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Offering high power-generation efficiency in a reduced size, ENE-FARM systems are rapidly taking root in Japan.

In recent years, residential fuel cells combining heat and power (CHP) called “ENE-FARM” have spread widely in Japan.

ENE-FARM is a CHP system generating power through the reaction of hydrogen and oxygen in the air. The hydrogen is made from natural gas and LPG supplied to homes. ENE-FARM offers many benefits from both an environmental and economic standpoint.

Not only does ENE-FARM offer high power-generation efficiency compared to existing thermal-powered generation and transmission systems, but also the transmission loss of electric power is small, enabling it to achieve exceptional energy availability (total efficiency) as it uses the heat produced during generation to supply hot water.

With many manufacturers locked in fierce competition to develop ENE-FARM, a new product has emerged that dramatically improves the performance of existing models and offers world-leading power generation efficiency, whilst also being the world’s smallest system to date. The product is called “ENE-FARM type S,” launched by Osaka Gas in 2016. We asked Sana Hosokawa of the Fuel Cell Development Team at the Residential Energy System Development Department of Osaka Gas about the new system.

“The biggest obstacles to further market penetration were price and ease of installation. Basically, we needed to cut the product cost and make it more compact. In order to achieve that, enhancing power-generation efficiency was critical. We reduced electrical resistance in the cell stack, which enabled us to reduce the number of cells whilst still achieving a sufficient voltage. This gave us a world-leading power efficiency (in residential CHP systems whose rated power is less than 1kW) of 52% (Feb. 2016). However, it also created durability issues as the metal parts used to connect cells became too hot to ensure ten years’ lifetime because reducing the number of cells had increased the load per cell.

“A unique ceramic coating jointly developed with Kyocera was the key technology to solve this difficult technical challenge. Both high power-generation efficiency and ten years’ lifetime were achieved at the same time due to this coating technology. The technology enabled us to strike a balance between high power efficiency and durability.”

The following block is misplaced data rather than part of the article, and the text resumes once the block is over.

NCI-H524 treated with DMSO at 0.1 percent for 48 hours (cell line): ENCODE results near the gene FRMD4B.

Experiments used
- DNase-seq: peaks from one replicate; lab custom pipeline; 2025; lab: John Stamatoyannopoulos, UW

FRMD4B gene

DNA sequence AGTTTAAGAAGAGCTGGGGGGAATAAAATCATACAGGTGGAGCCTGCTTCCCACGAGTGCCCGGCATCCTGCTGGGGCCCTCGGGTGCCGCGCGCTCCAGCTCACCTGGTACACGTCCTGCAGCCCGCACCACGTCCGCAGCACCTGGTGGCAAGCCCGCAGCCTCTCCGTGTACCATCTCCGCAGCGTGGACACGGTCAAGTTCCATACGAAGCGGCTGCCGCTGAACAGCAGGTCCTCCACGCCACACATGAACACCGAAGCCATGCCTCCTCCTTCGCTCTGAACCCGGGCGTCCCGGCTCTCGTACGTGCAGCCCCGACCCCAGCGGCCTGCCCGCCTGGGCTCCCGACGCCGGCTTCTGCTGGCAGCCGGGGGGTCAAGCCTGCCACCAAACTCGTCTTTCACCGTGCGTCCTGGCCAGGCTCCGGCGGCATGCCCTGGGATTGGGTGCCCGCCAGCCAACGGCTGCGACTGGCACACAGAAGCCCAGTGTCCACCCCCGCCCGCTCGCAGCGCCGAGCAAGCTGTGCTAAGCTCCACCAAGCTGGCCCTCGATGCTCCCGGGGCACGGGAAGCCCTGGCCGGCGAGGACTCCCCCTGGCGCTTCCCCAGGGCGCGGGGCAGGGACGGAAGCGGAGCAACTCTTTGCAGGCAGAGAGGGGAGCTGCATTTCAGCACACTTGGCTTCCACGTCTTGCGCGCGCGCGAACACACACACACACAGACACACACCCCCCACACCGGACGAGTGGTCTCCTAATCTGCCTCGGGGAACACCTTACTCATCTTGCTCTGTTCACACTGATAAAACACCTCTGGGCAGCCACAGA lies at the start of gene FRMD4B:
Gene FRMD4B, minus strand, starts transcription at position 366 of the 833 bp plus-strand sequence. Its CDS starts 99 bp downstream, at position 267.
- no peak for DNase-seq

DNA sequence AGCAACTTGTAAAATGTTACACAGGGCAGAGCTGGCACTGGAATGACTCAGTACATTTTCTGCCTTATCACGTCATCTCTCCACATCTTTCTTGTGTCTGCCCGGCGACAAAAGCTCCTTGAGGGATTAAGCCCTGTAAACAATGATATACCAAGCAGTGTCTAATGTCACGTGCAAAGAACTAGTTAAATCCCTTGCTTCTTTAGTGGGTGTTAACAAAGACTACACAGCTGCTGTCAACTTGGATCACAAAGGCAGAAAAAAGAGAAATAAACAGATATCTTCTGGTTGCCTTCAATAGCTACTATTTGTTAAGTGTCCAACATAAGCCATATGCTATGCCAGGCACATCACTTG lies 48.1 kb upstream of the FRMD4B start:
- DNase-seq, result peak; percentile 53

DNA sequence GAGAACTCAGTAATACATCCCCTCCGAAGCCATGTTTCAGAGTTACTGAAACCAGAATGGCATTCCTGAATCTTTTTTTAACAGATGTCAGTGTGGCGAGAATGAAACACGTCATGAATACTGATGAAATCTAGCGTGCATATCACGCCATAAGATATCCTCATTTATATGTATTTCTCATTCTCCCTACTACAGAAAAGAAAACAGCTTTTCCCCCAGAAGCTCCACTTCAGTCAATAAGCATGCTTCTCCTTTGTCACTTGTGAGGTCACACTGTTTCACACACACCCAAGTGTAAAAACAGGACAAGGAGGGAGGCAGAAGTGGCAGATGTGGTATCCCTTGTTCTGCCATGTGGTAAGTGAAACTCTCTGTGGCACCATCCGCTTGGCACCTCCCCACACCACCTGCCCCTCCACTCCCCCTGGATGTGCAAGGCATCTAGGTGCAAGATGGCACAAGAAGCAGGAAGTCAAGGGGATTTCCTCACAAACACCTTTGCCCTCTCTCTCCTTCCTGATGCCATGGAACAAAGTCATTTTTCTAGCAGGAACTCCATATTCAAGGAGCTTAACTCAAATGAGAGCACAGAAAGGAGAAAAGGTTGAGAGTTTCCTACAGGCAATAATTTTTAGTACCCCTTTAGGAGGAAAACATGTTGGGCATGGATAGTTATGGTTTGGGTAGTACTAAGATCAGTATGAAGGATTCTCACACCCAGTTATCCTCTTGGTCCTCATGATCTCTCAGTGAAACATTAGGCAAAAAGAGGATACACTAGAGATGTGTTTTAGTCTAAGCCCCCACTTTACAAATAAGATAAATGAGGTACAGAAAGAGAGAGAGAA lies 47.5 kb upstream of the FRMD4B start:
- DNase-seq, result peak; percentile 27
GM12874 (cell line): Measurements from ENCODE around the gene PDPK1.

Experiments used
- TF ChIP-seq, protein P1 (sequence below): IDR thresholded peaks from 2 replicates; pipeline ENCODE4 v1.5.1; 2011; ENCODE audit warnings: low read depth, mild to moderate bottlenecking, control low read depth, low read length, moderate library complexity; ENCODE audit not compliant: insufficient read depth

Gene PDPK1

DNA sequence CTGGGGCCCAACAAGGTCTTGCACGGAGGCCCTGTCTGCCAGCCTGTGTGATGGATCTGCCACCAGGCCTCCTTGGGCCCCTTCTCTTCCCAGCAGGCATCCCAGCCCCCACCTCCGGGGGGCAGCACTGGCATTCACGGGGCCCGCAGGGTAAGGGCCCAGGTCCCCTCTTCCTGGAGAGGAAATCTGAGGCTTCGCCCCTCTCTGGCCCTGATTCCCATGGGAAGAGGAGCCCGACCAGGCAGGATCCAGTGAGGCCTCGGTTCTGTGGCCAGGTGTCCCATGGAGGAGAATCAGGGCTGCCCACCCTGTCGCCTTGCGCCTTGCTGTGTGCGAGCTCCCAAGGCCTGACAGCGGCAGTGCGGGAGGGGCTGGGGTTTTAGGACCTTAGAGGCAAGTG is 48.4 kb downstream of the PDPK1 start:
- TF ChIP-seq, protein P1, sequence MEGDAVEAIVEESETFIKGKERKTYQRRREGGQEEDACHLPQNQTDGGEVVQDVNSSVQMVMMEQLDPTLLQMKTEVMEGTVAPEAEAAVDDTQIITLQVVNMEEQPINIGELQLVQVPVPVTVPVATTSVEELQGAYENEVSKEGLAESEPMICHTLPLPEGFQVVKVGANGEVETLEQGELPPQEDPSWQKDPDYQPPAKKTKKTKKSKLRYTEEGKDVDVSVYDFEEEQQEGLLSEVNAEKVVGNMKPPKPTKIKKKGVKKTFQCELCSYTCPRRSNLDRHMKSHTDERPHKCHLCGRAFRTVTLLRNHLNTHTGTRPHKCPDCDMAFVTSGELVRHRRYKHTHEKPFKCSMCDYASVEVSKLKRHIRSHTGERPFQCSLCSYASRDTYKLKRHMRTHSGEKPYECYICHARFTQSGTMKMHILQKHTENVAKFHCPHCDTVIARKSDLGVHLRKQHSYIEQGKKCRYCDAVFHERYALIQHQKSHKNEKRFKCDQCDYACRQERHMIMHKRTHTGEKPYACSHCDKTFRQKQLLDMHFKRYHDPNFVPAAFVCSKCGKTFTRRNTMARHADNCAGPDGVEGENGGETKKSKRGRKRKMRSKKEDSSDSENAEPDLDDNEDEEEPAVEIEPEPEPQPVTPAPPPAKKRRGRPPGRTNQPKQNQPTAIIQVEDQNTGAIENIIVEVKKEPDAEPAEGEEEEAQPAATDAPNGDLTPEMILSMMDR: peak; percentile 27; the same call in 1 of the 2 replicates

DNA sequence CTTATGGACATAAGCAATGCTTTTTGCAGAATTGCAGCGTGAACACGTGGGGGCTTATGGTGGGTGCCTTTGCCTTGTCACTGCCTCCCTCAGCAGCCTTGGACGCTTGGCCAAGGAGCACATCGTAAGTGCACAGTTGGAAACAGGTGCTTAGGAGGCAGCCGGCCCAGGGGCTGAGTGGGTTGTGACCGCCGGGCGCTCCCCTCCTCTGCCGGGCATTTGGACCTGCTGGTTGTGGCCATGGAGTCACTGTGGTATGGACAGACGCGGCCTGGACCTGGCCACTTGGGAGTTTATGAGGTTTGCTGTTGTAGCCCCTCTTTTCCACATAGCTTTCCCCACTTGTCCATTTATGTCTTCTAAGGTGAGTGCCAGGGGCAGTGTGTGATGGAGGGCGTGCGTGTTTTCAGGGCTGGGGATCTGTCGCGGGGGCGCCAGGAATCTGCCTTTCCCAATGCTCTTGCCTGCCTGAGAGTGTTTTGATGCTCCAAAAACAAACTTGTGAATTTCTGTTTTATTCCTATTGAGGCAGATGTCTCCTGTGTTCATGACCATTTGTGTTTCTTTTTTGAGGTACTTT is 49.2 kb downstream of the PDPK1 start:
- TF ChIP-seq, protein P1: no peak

By improving power generation efficiency from 46.5% in previous models to 52%, the amount of waste heat has been reduced. The hot water storage tank could therefore be smaller and built into the power generation unit. The company could then combine the power generation unit with conventional gas water heaters and not only reduce prices but also produce the world’s smallest design.

“We estimate that a typical four-person household can reduce their annual energy bills from around 249,000 yen (US 2,243 dollars) to 135,000 yen by installing the new ENE-FARM type S. And the price is reduced by almost 800,000 yen compared with the original model,” explains Hosokawa.

What is more, Osaka Gas has purchased surplus power generated by the residential CHP systems since April 2016, following the deregulation of the power retail market. This means that the new ENE-FARM type S can maintain high power generation efficiency twenty-four hours a day, and the household can sell to Osaka Gas the surplus power that is not used by the household itself. In this way the new ENE-FARM type S can reduce energy bills.

The eco-friendly and budget-pleasing new ENE-FARM type S has been highly evaluated not only by end users but also by home builders. Downsizing can reduce the installation space from 1,9 m2 to 1.4 m2, so it becomes easier to install the system in small detached houses and condominiums.

The innovative CHP system received many awards in 2016, including the Director-General of the Agency for Natural Resources and Energy Award, and the Minister of the Environment Award for Global Warming Prevention Activity.

Hosokawa spoke of the company’s future goals.

“In May 2017, the total number of ENE-FARM in Japan exceeded 200,000 units. The government has set a target of 5.3 million systems by 2030, equivalent to roughly 10% of all households in Japan. In order to achieve this target, we need to continue to make the systems smaller and more efficient.

“We try to implement a positive growth cycle. Cost reduction by R&D activity leads to market expansion, and market expansion leads to R&D investment in turn.”